I received an interesting piece from Putting People First a few days ago referencing a book on corporate ethnography, edited by Melissa Cefkin of IBM's services research department: http://www.berghahnbooks.com/title.php?rowtag=CefkinEthnography. Although you have to pay to download specific chapters, some of them are particularly interesting, e.g. "Working in Corporate Jungles," and you can grab decently sized previews from Google Books (well, at least for that chapter).
Reading through the excerpts, I began drawing parallels between recent changes in my department and this act of corporate ethnography. Prior to my arrival, the standard practice with creative deliverables (say, for re-designs of the site or sections of it) would be to convene rather large stakeholder meetings, complete with the VPs from every single department. I had the chance (chance in terms of the motivation it gave me to do things otherwise) to attend such a meeting and, as an initial outsider, be able to identify its pitfalls. Amongst others, the size of the meetings made it hard to progress through a sequential list of deliverables and/or topics -- personalities would clash, departmental special interests would be aroused in light of others, etc. Since then, we've gone a far way. In the recent re-design I'm leading, we've separated wireframes and visual designs based on "groups" that represent certain sections on the website. In turn, these groups also represent specific departments. What this highly compartmentalized layout of deliverables has allowed us to do is to completely strike out the idea of a general stakeholder meeting. Instead, we've made for a plan that will allow us to meet with each stakeholder group that a certain group of wireframes is relevant to.. this brings down meeting attendee numbers from 15+ to 2-3... making such meetings simply more useful and manageable. This, in the end, helps us iterate more quickly.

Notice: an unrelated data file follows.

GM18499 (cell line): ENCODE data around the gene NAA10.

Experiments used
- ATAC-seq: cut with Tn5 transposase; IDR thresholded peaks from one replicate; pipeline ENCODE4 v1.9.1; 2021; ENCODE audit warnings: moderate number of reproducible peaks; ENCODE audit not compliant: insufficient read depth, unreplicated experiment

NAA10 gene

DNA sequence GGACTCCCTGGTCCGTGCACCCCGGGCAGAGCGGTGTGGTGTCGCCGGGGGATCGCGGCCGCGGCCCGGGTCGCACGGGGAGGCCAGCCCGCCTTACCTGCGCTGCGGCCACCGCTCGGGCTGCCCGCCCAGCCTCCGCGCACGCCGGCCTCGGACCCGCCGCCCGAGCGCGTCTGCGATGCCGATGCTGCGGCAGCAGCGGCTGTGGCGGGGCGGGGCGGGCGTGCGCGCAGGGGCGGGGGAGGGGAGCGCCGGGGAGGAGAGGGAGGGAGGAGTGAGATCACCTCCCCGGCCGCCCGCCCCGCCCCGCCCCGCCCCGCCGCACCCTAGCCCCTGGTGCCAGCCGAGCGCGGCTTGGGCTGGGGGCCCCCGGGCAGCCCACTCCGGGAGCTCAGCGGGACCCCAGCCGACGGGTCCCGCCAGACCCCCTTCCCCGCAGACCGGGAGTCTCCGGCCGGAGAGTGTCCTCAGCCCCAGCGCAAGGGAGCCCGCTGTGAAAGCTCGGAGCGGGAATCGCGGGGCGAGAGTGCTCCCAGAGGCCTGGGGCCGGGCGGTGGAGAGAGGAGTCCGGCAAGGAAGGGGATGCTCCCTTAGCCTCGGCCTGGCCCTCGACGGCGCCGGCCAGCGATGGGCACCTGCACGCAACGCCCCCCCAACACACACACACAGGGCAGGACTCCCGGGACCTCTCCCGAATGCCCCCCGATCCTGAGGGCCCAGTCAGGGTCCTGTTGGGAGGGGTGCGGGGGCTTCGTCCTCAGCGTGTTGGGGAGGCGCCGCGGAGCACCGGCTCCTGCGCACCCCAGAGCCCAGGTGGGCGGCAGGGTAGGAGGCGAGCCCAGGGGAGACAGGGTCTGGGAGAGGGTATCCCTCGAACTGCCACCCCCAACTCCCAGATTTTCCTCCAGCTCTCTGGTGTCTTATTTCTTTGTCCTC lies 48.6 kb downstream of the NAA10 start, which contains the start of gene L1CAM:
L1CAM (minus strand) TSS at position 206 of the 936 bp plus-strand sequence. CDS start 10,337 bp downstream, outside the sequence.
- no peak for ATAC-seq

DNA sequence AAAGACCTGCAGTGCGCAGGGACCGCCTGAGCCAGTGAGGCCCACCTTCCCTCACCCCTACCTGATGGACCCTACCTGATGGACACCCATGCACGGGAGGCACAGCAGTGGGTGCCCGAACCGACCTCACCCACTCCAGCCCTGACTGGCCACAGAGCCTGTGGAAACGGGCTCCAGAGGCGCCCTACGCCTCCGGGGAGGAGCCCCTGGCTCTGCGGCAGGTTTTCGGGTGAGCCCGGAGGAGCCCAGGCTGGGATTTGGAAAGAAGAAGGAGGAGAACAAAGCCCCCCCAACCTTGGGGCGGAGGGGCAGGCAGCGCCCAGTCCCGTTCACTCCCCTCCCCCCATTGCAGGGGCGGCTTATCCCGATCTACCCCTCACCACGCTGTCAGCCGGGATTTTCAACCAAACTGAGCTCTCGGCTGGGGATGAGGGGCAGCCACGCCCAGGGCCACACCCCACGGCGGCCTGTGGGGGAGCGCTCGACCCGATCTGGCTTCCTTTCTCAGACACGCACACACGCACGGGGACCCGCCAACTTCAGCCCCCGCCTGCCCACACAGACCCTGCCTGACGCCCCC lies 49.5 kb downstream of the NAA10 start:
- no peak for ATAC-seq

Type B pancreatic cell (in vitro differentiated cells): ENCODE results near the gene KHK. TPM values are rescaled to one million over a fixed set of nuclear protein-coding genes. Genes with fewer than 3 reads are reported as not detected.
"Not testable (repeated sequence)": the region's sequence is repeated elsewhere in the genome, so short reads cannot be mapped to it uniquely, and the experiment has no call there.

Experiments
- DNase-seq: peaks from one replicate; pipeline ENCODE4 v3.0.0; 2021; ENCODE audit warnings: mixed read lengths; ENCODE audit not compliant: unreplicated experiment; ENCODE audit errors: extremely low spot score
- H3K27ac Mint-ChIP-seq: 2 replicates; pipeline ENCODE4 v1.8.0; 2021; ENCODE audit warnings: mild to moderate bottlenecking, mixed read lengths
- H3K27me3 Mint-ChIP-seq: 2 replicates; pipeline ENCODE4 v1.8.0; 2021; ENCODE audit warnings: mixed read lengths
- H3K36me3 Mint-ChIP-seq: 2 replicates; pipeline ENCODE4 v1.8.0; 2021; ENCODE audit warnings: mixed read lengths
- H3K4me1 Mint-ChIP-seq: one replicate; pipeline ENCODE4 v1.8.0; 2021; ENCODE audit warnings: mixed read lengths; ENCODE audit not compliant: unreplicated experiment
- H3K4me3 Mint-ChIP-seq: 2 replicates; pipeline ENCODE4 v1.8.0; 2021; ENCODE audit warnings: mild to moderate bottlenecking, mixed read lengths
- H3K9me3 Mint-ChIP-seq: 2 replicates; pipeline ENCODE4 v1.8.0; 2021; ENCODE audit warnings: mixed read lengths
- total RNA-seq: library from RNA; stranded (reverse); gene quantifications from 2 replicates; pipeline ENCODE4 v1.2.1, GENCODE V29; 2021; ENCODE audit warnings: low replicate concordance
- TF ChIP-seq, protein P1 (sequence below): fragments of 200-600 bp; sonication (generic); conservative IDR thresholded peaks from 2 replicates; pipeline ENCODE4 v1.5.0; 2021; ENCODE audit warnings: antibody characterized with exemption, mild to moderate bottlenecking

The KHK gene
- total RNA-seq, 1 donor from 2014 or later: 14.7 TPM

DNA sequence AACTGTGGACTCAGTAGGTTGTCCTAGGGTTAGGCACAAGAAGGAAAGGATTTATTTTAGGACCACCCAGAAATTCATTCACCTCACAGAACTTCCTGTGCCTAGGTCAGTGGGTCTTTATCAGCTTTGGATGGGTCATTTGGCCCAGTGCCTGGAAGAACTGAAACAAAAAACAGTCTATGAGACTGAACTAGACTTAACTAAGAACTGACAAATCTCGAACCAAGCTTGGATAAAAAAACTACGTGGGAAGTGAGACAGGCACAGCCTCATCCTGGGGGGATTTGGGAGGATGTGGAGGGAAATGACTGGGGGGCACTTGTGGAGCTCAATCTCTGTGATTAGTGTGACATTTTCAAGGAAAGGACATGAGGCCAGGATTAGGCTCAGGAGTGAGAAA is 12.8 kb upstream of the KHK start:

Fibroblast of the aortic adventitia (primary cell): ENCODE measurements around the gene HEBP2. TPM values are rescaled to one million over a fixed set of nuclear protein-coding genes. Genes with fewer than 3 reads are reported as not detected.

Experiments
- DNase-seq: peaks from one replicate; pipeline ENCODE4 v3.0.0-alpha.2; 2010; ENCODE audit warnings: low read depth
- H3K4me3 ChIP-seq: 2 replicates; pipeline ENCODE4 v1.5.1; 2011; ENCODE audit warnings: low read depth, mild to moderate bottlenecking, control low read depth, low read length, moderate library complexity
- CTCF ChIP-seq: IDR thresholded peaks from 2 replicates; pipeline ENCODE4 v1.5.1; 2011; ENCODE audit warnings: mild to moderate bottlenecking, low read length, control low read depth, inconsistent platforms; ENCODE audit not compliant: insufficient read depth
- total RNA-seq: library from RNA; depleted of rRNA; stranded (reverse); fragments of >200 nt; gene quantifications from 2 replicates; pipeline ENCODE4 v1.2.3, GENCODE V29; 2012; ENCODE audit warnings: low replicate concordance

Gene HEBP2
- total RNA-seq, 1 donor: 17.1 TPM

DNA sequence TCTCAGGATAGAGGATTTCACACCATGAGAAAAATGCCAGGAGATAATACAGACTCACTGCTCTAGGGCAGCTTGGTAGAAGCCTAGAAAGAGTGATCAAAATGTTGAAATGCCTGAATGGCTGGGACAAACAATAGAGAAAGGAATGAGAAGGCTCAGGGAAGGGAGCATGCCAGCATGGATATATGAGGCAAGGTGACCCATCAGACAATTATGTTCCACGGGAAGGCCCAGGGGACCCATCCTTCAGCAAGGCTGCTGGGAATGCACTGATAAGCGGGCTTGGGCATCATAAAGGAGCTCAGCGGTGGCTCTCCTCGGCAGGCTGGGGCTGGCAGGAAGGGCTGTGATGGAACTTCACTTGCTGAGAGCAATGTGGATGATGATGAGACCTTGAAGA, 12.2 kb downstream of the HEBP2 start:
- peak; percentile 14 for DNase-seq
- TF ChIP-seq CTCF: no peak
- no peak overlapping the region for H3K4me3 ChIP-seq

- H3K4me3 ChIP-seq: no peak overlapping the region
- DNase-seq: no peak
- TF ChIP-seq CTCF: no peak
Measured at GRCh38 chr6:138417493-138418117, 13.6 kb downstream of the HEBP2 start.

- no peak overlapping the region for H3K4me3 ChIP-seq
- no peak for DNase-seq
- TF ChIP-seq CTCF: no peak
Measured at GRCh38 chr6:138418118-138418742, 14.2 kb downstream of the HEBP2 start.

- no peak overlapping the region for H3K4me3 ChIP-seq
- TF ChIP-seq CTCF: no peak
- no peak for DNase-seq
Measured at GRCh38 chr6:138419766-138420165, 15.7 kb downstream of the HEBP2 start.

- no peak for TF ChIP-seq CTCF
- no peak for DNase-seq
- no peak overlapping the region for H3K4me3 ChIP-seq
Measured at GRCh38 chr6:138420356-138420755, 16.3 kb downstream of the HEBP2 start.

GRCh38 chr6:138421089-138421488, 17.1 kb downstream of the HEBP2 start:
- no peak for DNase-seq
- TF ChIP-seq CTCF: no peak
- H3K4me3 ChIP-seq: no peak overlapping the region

Although my example definitely doesn't nearly touch the breadth nor specificity with which the book approaches the role of ethnography in corporations, I think it does show the value of either investing in actual corporate ethnographic studies or at least performing some internal, reflective operational reviews. As a newbie in the corporation, I was pretty much an unbiased observer "in the field" -- however, it was that outsider perspective that made the large stakeholder meetings seem a bit out of place to me, and that eventually led me to the idea of carrying out the re-design in this new way.
Much like HCI espouses user-based iteration in research, design, and implementation, internal user-based iteration (e.g., in this case, modifying the structure of creative-related debriefs to stakeholders based on "outsider" impressions of past practices) re: organizational practices can also help refine the productivity and efficiency of internal teams.